Spinal muscular atrophy (SMA) is an autosomal recessive disorder caused by mutations in the SMN1 gene (MIM# 600354).1 SMN2 (MIM# 601627), an SMN1 homologue, typically differs from SMN1 by five nucleotides (in intron 6, exon 7, intron 7, and noncoding exon 8).2 Only one of these nucleotide changes (840C→T) is in the coding sequence, and it is translationally silent.2 Approximately 94% of clinically typical SMA patients lack both copies of SMN1 exon 7,3 and most carriers have only one copy of SMN1 exon 7, as determined by SMN gene dosage analysis.4,5 In addition to large deletions that include the entire SMN1 gene, loss of SMN1 exon 7 can occur by gene conversion from SMN1 to SMN2.6 SMA type III patients have, on average, more SMN2 copies than SMA type II or type I patients,7,8,9 and hence more copies of SMN2 derived by conversion from SMN1. The copy number of SMN2 correlates with longer survival and inversely with disease severity.8,9 Although gene conversion from SMN1 to SMN2 had been demonstrated, gene conversion from SMN2 to SMN1 has not. We show herein that increased SMN1 copy number is associated with decreased SMN2 copy number in the general population, which provides evidence that gene conversion from SMN2 to SMN1 occurs, and that SMN1 converted from SMN2 is present in the general population.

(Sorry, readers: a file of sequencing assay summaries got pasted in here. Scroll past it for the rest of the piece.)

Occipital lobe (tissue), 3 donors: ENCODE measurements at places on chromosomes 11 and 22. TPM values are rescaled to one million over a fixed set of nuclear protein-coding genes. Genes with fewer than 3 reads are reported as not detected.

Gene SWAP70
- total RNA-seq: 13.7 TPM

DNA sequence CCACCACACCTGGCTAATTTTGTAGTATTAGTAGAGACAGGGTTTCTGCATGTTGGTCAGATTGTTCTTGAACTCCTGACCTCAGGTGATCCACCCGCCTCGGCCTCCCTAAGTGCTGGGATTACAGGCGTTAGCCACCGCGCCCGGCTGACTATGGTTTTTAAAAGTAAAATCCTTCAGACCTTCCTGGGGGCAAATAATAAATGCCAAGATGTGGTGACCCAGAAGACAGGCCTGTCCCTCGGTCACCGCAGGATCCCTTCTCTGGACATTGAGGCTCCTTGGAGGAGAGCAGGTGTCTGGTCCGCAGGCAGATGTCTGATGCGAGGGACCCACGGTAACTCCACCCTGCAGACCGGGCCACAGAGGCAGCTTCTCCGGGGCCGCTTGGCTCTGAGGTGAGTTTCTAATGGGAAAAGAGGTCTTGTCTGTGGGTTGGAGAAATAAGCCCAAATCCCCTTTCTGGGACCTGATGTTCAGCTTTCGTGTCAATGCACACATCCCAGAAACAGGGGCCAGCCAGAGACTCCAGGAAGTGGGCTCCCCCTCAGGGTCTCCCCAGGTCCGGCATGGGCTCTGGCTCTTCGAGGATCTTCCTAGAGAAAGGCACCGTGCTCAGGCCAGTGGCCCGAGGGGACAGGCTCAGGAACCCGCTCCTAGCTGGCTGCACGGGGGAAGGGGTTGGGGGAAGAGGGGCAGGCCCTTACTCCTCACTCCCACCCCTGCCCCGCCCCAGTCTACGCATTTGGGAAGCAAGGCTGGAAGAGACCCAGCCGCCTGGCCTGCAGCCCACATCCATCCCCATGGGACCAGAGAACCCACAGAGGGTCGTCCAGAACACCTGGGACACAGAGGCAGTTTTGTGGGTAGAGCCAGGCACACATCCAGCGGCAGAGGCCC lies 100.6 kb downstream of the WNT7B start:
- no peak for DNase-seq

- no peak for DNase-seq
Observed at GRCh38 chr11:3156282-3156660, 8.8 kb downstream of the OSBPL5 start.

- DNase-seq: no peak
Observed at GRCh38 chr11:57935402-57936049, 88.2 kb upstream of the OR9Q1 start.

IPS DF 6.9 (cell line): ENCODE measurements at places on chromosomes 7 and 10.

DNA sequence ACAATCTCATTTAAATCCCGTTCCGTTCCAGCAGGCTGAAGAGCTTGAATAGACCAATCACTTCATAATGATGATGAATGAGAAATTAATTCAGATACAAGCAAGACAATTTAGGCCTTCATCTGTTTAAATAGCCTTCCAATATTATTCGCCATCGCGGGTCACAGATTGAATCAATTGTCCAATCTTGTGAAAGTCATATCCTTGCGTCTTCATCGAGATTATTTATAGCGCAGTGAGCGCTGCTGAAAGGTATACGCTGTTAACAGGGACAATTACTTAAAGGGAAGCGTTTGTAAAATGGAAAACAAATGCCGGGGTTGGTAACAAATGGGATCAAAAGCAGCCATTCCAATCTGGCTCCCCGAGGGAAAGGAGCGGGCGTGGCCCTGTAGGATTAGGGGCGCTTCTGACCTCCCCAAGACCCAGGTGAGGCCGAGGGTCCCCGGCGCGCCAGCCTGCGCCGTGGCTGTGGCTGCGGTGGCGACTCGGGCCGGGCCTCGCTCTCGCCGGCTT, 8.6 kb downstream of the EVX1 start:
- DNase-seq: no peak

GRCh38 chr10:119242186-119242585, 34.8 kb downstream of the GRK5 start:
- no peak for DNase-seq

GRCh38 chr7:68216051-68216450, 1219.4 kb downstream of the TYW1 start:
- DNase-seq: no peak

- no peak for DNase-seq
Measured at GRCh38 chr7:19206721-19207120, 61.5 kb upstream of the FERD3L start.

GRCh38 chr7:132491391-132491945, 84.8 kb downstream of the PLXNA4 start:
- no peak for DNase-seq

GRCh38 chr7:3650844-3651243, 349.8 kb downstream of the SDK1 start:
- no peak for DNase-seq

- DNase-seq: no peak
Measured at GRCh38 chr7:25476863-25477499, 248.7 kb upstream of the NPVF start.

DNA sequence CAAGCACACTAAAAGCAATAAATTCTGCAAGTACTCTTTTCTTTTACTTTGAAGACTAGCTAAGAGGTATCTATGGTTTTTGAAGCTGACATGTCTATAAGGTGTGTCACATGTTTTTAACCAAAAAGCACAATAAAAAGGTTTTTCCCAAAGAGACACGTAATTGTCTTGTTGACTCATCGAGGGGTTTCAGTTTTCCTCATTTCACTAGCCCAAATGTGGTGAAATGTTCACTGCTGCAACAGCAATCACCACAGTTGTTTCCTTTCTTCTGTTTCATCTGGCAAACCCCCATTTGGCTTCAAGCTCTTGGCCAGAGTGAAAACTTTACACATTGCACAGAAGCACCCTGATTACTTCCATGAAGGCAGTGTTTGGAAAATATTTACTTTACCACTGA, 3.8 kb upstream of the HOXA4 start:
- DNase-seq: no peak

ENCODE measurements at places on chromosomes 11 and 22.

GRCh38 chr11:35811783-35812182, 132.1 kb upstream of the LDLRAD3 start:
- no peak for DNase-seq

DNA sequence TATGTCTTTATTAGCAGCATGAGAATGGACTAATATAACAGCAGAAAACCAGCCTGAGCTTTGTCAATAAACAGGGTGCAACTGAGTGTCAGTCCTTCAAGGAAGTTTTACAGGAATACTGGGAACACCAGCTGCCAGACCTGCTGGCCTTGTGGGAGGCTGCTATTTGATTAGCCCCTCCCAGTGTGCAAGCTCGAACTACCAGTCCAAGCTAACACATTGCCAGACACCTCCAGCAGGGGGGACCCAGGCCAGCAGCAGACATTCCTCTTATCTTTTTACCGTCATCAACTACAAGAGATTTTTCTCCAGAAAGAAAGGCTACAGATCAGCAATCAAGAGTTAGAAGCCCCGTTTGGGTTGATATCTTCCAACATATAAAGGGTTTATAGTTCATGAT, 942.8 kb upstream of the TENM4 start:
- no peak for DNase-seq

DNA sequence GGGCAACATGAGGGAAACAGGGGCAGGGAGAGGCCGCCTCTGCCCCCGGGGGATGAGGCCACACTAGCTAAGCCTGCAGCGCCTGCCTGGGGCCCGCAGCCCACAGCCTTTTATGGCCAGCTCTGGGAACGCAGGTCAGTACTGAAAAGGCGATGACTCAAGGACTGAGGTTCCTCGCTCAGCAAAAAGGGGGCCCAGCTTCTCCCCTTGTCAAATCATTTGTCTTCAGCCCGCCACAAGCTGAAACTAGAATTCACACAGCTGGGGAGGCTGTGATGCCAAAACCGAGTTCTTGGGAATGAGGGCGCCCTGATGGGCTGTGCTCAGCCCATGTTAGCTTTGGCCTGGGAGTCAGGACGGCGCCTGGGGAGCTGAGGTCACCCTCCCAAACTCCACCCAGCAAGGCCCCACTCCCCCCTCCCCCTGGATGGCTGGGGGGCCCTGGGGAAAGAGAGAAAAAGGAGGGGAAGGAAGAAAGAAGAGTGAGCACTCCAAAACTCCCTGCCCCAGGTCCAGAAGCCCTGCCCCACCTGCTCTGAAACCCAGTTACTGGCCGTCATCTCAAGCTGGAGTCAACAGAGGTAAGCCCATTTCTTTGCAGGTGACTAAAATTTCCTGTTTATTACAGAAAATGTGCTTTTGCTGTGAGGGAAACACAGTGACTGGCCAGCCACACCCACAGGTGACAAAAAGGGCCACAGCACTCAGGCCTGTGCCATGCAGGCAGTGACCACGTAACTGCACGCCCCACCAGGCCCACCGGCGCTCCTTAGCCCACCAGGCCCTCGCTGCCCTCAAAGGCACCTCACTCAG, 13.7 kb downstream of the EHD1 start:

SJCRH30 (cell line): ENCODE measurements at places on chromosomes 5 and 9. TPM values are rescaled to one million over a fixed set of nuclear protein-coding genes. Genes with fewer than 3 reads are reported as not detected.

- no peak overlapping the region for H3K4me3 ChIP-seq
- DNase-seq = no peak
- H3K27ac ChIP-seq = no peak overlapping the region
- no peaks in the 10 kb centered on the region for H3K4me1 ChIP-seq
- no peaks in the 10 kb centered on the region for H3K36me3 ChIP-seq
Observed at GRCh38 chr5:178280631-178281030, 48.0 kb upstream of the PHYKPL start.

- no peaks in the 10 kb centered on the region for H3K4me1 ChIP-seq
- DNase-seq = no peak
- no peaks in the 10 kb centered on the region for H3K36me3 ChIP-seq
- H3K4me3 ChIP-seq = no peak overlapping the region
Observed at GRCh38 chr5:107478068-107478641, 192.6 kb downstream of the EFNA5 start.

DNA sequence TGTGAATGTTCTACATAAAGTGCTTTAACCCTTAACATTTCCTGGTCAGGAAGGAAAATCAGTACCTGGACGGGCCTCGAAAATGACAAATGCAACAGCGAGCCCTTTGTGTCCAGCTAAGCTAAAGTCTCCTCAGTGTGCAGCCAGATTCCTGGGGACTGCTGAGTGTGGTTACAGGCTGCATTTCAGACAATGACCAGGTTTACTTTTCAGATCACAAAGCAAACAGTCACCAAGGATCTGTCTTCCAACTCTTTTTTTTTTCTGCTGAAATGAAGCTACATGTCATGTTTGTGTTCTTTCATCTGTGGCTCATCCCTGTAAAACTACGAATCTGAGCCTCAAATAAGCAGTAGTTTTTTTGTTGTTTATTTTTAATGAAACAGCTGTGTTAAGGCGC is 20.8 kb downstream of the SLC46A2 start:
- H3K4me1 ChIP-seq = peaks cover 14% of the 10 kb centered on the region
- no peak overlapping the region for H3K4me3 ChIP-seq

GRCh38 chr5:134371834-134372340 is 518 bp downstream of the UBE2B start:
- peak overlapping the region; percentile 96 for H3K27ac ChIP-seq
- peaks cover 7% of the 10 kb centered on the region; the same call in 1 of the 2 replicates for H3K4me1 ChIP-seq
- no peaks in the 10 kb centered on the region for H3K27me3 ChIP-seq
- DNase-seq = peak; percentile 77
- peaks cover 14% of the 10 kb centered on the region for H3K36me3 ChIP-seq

Materials and methods

Sample collection and DNA extraction

Using Puregene reagents (Gentra Systems, Minneapolis, MN, USA), DNA was extracted from peripheral blood specimens that were received with informed consent by the Molecular Pathology Laboratory of the Hospital of the University of Pennsylvania for SMN analyses on a clinical basis. We used results from all available individuals with no family history of SMA, (N=180)10 and 107 parents of an SMA patient; either parents with only one copy of SMN1, or parents of an SMA child who lacked SMN1 or had only one copy of SMN1 with a high clinical index of suspicion for SMN1-related SMA. Results were anonymized and used for our study. We also randomly selected and anonymized samples from 32 SMA patients with a known clinical type for our study.

SMN1 and SMN2 copy number assay (SMN gene dosage analysis)

A nonradioisotopic SMN gene dosage assay,7 a modification of the original method of McAndrew et al,4 was modified further, and validated for the determination of SMN1 and SMN2 copy numbers.11,12 SMN1 exon 7 copy number is used as a surrogate for SMN1 gene copy number. Briefly, SMN1 exon 7, SMN2 exon 7, a genomic two-copy reference (CFTR exon 4), and SMN and CFTR internal standards were coamplified in a single reaction. The PCR products were incubated with DraI, which digests only the SMN2 products, but not the SMN1 products. Copy number of SMN1 or SMN2 per cell (or more precisely, per diploid genome) was determined by quantification of the digested PCR products, followed by normalization utilizing the genomic standard, the internal standards, and five control samples with known SMN1 and SMN2 copy numbers. The quantitative accuracy of this method was validated as described.7,11,12 All test samples were analyzed in duplicate.


Distributions of SMN genotypes in unaffected individuals are shown in Table 1. SMN2 copy number and SMN1 copy number correlated inversely in the general population. SMN2 copy number was decreased to one or zero copies in 11 of 13 individuals with three or four copies of SMN1, whereas only 71 (43%) of 164 individuals with 2 SMN1 copies had one or zero SMN2 copies (P < 0.01; χ2 test).

Table 1 SMN genotype distributions in unaffected individuals